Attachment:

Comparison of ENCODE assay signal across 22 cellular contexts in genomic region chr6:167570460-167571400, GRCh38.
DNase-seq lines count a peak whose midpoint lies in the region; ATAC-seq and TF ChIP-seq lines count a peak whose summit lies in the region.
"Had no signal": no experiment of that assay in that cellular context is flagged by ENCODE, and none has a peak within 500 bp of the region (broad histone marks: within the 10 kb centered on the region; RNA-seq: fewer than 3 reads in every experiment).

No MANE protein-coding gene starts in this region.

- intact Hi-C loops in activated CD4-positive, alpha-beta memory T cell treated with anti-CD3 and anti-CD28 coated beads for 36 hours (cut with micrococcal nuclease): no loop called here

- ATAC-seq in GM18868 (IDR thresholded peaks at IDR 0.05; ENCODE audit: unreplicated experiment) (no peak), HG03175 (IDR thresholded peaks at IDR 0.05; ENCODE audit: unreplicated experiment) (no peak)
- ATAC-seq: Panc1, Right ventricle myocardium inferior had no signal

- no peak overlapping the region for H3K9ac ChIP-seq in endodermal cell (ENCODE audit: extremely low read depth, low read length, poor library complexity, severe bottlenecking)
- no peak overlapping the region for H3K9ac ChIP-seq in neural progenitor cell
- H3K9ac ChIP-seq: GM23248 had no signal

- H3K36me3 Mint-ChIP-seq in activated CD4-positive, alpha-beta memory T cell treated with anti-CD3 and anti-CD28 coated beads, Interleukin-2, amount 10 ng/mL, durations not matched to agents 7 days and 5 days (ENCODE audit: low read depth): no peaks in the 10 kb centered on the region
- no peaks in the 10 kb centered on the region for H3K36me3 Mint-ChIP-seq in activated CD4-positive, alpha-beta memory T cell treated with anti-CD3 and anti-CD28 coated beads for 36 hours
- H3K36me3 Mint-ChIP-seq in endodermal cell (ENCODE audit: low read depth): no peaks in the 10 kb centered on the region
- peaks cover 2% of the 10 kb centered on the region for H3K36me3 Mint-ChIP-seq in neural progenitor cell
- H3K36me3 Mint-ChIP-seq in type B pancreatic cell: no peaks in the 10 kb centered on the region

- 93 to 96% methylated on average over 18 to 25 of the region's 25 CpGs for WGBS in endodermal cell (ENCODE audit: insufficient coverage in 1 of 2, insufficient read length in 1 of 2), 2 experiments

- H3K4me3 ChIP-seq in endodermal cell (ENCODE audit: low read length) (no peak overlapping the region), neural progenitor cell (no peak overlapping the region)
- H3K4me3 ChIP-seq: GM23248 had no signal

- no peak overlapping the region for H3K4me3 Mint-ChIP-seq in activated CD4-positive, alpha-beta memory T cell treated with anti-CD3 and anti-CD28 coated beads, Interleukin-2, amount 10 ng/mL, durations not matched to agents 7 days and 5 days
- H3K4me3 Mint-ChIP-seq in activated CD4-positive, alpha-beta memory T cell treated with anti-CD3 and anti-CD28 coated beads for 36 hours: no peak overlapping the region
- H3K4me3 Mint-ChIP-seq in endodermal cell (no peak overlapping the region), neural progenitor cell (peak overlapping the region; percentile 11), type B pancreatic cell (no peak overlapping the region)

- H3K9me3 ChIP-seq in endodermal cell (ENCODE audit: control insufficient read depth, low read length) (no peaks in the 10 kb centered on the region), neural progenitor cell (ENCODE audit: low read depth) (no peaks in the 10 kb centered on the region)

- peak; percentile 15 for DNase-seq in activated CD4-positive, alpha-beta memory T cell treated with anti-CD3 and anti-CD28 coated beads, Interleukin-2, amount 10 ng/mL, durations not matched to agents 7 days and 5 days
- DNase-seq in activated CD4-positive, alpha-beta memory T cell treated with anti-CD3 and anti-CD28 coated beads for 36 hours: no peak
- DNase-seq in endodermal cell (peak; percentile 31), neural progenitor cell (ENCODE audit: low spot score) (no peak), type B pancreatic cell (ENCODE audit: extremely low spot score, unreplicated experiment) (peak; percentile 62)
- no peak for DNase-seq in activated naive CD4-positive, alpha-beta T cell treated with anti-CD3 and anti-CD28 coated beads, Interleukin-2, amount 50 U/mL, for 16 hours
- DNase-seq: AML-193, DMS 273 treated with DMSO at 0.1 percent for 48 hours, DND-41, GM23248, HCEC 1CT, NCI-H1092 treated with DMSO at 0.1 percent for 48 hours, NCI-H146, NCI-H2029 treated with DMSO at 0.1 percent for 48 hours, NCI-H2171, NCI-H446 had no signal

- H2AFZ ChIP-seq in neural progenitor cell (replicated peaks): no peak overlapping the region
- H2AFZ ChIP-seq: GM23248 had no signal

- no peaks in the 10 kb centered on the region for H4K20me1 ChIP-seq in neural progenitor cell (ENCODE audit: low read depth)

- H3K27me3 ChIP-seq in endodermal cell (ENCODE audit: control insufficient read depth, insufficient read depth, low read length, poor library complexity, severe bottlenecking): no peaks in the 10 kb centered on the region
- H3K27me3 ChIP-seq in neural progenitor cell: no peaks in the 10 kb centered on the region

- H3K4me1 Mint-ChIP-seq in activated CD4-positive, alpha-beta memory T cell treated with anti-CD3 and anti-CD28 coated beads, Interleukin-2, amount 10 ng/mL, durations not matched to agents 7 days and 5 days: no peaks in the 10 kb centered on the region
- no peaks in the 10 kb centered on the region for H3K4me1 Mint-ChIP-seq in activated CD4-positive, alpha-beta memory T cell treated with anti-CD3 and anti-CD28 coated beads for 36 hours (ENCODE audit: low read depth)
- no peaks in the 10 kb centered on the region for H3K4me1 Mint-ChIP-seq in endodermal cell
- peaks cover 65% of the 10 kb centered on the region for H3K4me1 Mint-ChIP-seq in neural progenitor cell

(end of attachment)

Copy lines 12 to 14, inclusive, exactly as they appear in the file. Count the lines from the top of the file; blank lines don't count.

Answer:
- no peaks in the 10 kb centered on the region for H3K36me3 Mint-ChIP-seq in activated CD4-positive, alpha-beta memory T cell treated with anti-CD3 and anti-CD28 coated beads for 36 hours
- H3K36me3 Mint-ChIP-seq in endodermal cell (ENCODE audit: low read depth): no peaks in the 10 kb centered on the region
- peaks cover 2% of the 10 kb centered on the region for H3K36me3 Mint-ChIP-seq in neural progenitor cell